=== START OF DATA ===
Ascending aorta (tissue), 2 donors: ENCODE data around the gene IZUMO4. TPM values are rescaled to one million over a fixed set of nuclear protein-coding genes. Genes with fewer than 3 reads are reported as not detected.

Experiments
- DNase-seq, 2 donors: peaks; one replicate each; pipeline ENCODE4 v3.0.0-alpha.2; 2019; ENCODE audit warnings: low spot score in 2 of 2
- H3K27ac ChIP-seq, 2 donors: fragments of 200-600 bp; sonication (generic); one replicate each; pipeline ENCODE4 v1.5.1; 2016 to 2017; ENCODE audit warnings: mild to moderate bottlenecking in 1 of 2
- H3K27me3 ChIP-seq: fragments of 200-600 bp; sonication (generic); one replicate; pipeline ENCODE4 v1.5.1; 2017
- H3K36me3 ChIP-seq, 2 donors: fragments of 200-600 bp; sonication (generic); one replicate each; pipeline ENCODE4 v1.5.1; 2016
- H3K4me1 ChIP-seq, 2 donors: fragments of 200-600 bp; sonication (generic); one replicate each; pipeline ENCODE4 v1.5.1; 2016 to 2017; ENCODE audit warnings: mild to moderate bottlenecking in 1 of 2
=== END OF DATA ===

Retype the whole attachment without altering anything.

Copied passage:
Ascending aorta (tissue), 2 donors: ENCODE data around the gene IZUMO4. TPM values are rescaled to one million over a fixed set of nuclear protein-coding genes. Genes with fewer than 3 reads are reported as not detected.

Experiments
- DNase-seq, 2 donors: peaks; one replicate each; pipeline ENCODE4 v3.0.0-alpha.2; 2019; ENCODE audit warnings: low spot score in 2 of 2
- H3K27ac ChIP-seq, 2 donors: fragments of 200-600 bp; sonication (generic); one replicate each; pipeline ENCODE4 v1.5.1; 2016 to 2017; ENCODE audit warnings: mild to moderate bottlenecking in 1 of 2
- H3K27me3 ChIP-seq: fragments of 200-600 bp; sonication (generic); one replicate; pipeline ENCODE4 v1.5.1; 2017
- H3K36me3 ChIP-seq, 2 donors: fragments of 200-600 bp; sonication (generic); one replicate each; pipeline ENCODE4 v1.5.1; 2016
- H3K4me1 ChIP-seq, 2 donors: fragments of 200-600 bp; sonication (generic); one replicate each; pipeline ENCODE4 v1.5.1; 2016 to 2017; ENCODE audit warnings: mild to moderate bottlenecking in 1 of 2